Newt Gingrich is fighting back against conservative critics who attacked the former Speaker of the House and co-host of CNN's “Crossfire” for his praise of Nelson Mandela.
After Mandela passed away Thursday, Gingrich posted a statement, praising him as "one of the greatest leaders of our lifetime."
The right-wing response was overwhelmingly reproachful.
"Such an amazing re-write of history since 1962 and 1990. Newt, I thought you of all people, a historian, would be true to who this guy really was," Mike Winkelman posted on Gingrich's Facebook page.
"This clenched-fist, murdering, gorilla warrior does not deserve respect from informed Americans," posted Trish Baehr-Schaefer.
There were several others posts, many generating dozens of "likes," and some with language unfit for publication.
But Gingrich shot back with a statement Saturday, challenging his critics to ask themselves what they would have done in Mandela's shoes.
"Some of the people who are most opposed to oppression from Washington attack Mandela when he was opposed to oppression in his own country. After years of preaching non-violence, using the political system, making his case as a defendant in court, Mandela resorted to violence against a government that was ruthless and violent in its suppression of free speech," he wrote.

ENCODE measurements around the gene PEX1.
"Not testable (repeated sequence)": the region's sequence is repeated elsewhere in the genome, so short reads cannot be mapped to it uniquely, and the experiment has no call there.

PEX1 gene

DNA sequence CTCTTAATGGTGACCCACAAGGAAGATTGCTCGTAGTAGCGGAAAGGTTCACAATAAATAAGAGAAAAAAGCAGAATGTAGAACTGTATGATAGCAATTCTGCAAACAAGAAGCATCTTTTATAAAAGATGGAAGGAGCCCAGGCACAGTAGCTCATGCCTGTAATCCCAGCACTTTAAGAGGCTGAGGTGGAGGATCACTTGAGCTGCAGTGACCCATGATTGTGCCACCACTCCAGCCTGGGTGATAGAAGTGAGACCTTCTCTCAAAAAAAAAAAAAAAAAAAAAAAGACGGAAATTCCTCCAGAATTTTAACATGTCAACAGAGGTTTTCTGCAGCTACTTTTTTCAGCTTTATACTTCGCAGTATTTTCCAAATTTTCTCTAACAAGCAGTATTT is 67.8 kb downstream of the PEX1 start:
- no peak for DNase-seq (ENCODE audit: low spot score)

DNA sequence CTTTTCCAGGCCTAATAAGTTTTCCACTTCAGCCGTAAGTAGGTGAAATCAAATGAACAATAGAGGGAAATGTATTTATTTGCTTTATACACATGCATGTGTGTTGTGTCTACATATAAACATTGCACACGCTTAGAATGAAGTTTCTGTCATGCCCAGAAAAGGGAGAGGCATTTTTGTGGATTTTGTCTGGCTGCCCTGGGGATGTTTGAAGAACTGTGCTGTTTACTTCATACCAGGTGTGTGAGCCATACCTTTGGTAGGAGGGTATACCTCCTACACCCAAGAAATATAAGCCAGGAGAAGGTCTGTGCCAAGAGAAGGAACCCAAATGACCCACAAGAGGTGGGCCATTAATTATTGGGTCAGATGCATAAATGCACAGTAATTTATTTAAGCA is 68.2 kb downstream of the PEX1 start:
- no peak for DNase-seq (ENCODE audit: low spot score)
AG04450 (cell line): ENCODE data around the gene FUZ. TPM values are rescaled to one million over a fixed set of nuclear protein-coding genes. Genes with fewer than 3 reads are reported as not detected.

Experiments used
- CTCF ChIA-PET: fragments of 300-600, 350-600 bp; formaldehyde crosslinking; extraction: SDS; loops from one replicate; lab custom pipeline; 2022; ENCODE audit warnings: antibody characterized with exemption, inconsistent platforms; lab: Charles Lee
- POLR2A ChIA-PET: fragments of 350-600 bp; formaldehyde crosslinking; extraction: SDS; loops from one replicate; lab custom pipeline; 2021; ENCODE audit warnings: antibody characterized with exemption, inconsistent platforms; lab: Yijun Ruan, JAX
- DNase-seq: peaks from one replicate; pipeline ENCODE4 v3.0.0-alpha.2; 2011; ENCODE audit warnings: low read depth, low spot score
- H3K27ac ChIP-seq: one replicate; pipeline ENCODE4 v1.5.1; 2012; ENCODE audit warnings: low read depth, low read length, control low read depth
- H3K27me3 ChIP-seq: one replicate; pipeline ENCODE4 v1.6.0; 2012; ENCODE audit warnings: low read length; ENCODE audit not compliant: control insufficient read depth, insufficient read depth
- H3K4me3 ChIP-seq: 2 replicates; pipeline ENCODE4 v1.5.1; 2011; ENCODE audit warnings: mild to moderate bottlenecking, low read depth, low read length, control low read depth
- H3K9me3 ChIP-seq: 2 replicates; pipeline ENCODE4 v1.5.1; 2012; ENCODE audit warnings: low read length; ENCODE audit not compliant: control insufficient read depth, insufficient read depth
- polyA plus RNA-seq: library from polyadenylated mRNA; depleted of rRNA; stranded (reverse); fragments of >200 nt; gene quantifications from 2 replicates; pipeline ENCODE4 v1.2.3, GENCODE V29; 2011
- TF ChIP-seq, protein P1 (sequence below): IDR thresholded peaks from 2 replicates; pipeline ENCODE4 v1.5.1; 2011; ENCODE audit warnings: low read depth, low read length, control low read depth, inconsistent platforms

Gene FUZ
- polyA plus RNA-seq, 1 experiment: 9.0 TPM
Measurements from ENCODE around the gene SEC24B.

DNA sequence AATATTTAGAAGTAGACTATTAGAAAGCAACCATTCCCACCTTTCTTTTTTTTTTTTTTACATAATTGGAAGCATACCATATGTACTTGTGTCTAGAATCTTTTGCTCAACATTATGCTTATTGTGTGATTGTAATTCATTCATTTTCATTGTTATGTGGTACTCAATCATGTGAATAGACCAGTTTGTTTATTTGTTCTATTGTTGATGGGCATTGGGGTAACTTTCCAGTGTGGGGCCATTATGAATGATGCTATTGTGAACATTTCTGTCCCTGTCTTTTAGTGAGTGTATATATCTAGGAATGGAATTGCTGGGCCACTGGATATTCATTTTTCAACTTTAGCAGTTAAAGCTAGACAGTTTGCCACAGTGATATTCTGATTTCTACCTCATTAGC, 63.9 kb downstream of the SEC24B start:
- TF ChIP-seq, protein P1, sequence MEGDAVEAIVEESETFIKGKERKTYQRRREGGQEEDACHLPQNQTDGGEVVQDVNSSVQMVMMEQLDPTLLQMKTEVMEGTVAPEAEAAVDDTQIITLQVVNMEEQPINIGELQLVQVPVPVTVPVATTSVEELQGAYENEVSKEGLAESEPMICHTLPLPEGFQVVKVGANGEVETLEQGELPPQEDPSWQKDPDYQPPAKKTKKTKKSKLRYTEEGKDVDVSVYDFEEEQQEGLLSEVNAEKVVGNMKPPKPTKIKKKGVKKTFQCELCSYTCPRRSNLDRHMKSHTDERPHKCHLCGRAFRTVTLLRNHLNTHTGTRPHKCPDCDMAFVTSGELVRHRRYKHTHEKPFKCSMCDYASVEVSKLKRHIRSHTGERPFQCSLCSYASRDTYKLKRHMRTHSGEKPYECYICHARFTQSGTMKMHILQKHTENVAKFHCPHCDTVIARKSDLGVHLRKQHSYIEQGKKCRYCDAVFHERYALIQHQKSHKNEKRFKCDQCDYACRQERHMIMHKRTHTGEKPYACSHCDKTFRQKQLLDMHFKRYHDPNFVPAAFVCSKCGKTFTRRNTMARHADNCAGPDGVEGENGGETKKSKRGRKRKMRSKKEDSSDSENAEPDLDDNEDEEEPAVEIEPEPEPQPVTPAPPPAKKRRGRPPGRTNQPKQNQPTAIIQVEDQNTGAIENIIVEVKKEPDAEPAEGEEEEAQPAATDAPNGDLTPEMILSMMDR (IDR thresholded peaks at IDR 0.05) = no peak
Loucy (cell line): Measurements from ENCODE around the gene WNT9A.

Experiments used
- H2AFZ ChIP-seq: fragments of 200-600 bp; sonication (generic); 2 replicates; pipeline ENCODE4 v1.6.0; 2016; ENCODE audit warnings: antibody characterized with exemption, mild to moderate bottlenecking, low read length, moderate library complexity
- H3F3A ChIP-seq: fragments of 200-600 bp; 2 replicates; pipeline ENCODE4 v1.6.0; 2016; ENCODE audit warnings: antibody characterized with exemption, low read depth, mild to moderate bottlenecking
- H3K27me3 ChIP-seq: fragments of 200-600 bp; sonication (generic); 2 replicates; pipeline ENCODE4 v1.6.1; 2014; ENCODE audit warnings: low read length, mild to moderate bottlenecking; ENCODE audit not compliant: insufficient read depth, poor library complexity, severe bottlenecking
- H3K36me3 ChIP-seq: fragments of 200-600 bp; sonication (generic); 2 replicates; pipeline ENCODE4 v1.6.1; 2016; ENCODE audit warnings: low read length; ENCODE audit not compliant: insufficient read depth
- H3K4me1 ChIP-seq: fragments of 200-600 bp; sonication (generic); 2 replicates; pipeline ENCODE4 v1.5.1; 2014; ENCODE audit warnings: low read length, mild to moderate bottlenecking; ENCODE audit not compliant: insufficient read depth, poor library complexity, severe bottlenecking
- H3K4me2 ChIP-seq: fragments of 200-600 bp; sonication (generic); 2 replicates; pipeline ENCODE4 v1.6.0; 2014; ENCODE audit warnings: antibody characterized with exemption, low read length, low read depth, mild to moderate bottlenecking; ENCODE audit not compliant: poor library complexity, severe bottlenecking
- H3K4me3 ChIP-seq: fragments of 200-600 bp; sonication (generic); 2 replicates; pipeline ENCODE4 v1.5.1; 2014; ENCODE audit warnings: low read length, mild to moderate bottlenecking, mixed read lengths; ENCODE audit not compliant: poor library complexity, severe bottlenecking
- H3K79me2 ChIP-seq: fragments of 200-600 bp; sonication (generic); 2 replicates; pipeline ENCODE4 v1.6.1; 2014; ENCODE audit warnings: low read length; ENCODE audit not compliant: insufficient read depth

He went on to compare Mandela to the Founding Fathers and the farmers who took up arms at Lexington and Concord in the Revolutionary War. He praised the former South African president for his calls for reconciliation, his Christian faith and his turn from Communism to opening South Africa up to free enterprise.
"I was very surprised by it," Gingrich said Sunday CNN's "State of the Union" about the backlash.
"Callista posted my statement on her Facebook page and was amazed at some of the intensity, some of whom came back three, four and five times, repeating how angry they were."
Gingrich continued: "Ironically, most of the things that people complained about occurred during the 27 years he was in prison."
Gingrich has a long history as a Mandela supporter. During the Reagan administration, he was among the many Republicans in Congress who pressured the president to impose sanctions on the apartheid regime.
Fellow conservative Ted Cruz faced a similar backlash this week when he posted a respectful tribute to Mandela that generated angry criticisms. No comment yet from the Texas senator on the reaction of some of his supporters.